January 14, 2013

We are celebrating another holiday in Russia today, actually Jan 13-14...Old New Year. Can't quite explain it because most of the Russians can't either, but it has something to do with saying goodbye to the past year and welcoming the new year. So Happy Old New Year! Christmas was last Monday, January 7, here in Russia. Families exchange gifts on December 31 for the New Year so Christmas is basically just a day off. In America where New Year's ends the holiday season, it is the beginning of the holiday season in Russia. Christmas was never celebrated here until the last twenty years approximately and, for the most part, still takes a backseat to most of the celebrations as far as we can tell. The churches have special midnight services which a lot of people attend. As for us, we chose to go to the New City Branch winter picnic. We played badminton, soccer, relay games, and roasted hot dogs for lunch. There were a ton of people in the forest since many had the day off. Lots of cross country skiers, sledding, etc. The weather was perfect, too--not too cold. It is fun being in a casual situation with the members like this because they all are good sports about running and playing, even the babushkas! Speaking of Christmas, we received all of our Christmas mail this last week. Thank you to everyone who sent such thoughtful cards and gifts! We love that we have been able to celebrate Christmas all year long but especially to have extended "traditional" Christmas greetings into January! We love you!

Our week has been filled with good visits with one of the branch presidents, our eternal investigator Svetlana, YSA's, and branch families. We had a successful family home evening with five investigators and four church members. Add eight missionaries to the mix, and we had quite the house full! We always share a spiritual thought and then play a game. One of the investigators brought Jenga and then we played "The Couch Game" which they really like. It's a good game to work in teams and get to know each other's names in a roundabout sort of way.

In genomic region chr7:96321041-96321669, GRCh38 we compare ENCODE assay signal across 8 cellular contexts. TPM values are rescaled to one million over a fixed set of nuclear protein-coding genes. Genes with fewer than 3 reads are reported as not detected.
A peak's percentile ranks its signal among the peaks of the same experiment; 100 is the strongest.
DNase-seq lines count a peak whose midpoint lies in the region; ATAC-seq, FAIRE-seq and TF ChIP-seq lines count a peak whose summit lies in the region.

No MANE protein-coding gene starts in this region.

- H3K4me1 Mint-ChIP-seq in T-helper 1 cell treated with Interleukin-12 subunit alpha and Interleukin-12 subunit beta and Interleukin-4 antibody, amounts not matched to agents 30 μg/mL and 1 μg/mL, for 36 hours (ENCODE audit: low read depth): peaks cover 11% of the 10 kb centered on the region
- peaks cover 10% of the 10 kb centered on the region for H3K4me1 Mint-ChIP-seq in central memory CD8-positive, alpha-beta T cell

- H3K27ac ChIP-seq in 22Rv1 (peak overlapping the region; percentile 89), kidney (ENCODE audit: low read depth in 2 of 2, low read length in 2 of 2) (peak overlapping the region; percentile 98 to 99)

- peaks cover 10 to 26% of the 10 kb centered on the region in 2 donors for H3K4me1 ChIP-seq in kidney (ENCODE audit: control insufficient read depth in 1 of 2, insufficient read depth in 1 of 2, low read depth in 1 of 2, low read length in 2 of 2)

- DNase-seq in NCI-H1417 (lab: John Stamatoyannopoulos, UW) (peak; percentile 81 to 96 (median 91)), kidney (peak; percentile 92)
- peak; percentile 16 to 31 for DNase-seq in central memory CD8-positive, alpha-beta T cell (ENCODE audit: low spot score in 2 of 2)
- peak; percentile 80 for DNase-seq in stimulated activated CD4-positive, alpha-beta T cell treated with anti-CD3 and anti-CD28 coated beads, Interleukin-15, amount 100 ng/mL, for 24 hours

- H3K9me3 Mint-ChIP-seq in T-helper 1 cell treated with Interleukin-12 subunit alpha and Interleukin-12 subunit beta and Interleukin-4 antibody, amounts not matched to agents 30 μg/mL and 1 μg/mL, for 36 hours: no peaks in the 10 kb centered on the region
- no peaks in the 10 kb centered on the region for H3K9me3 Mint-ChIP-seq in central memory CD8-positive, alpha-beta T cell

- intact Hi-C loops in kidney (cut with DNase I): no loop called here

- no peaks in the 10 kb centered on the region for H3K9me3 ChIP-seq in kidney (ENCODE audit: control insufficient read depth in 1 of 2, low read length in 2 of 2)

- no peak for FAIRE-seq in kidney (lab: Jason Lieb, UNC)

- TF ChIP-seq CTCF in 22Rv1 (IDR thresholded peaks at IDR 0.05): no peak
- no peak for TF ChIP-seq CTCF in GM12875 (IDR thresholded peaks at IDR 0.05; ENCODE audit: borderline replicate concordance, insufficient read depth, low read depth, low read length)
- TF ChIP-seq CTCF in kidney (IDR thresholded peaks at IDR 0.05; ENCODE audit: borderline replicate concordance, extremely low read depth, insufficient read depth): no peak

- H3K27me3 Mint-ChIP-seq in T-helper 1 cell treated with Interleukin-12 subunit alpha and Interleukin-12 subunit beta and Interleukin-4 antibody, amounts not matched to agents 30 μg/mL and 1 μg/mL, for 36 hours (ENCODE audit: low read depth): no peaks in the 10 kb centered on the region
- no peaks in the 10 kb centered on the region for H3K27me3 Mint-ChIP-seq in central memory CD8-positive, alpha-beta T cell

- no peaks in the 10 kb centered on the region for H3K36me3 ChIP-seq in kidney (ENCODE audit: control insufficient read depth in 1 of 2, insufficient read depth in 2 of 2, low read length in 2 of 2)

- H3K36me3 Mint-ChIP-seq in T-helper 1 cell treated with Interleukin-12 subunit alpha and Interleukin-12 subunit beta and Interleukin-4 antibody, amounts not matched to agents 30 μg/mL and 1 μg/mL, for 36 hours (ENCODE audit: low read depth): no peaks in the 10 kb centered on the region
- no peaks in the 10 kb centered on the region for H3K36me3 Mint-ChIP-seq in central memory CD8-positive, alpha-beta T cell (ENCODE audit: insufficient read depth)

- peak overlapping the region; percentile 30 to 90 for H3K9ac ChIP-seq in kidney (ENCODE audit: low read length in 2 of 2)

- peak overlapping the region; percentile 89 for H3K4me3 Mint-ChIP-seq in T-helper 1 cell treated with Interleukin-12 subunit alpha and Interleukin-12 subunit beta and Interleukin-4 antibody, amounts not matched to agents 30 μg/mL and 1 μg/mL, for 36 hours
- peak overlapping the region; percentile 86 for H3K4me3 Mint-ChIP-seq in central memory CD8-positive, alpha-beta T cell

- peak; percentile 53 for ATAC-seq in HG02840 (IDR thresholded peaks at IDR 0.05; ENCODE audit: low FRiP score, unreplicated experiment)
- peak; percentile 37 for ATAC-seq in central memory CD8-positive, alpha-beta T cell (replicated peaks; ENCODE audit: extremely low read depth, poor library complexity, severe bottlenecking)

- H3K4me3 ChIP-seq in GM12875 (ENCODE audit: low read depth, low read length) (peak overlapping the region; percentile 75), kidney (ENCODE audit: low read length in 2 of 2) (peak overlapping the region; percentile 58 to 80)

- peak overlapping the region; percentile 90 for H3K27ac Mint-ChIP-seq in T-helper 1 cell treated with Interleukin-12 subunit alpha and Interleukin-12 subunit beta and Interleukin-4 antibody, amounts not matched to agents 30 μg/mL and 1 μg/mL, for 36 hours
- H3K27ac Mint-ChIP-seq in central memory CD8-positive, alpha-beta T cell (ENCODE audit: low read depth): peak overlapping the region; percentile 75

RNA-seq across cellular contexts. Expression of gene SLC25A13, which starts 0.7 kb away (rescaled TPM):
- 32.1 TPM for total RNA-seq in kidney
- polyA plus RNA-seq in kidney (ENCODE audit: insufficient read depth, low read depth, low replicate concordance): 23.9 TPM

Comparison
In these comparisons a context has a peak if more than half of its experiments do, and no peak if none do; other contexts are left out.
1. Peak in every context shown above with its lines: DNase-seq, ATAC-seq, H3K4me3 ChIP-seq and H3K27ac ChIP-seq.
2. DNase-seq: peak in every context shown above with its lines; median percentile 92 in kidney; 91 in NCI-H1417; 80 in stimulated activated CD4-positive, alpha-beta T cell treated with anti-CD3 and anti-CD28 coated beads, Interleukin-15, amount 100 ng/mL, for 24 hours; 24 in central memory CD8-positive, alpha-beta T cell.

We went on our last visa trip on Tuesday to Lithuania. We were with President and Sister Sartori and seven other missionaries, all of whom have served with us in Toliatti, so that was a blast. It's a long day though. We were up at 3:30 in the morning to get to the airport and didn't get back home until 1 the following morning. You sure feel like a part of the jet set when you're on four different flights in one day. We fly from Samara to Moscow to Vilnius, back to Moscow then Samara. In fact, we were on the same plane with the same flight crew back and forth from Vilnius to Moscow. I'm sure they wonder what we're all doing. It cost about $1200 per missionary just for the airfare. That doesn't count the transportation costs getting the missionary from their various areas to Samara. It will be so nice when the visa restrictions can be adjusted which will eliminate a lot of this travel. Missionaries will still have to leave the country every six months to have their migration cards renewed but that will probably be accomplished by a drive to Kazakhstan. It will save the mission hundreds of thousands of dollars and exponentially more for the entire Eastern Europe Area.

We braved door-to-door contacting in our apartment building. We tied ribbons around several "Joy to the World" DVD's and took them around to our neighbors. We had our "door approach" memorized, but it was still pretty scary trying to talk people into opening their doors. Our apartments are behind two metal doors, and the person speaks to you through the metal door. Some of them have peepholes so they can see us and some will open their doors while others just say no. Surprisingly, we had several people open their doors and even had three or more invite us in. A few of them recognized us from seeing us come and go. Others were just very friendly and patiently listened to us. We had one of the elders standing behind us in the background to help us when we didn't understand what was being said. We'll follow up with those who were interested this next week.

I read the chapter in Alma about Amalikiah and Lahonti this last week, and it always reminds me of the morningside with John Bytheway that I invited myself to with my high school kids years ago. As only he can do in such an animate way to tell the story, Brother Bytheway would refer to the phrase in the verse, while banging his fist across his chest, "they were fixed in their minds with a determined resolution." (Alma 47:6) This is something we definitely need to have as missionaries...a fixed mind and determined resolution to be obedient, to work hard and to share the gospel. We see such great examples in the missionaries we serve with, in our own missionary son, in our niece and nephew, in many of your sons and daughters, and know there are thousands whom we don't see, all of whom are fixed in their minds with a determined resolution to share the good news of gospel. It's true!!!
 Sister Olga race to the finish line

Sister Peterson has skills
Plane to Vilnius
Elder Woolley
Sister Upshaw and Sister Pearce
Elder Malloy and Elder Anderson

Trying to stay warm at the winter picnic
Elder Peterson standing in between "Tanya's."  Russian legend has it that your wish will come true if made while standing in between two people with the same name.

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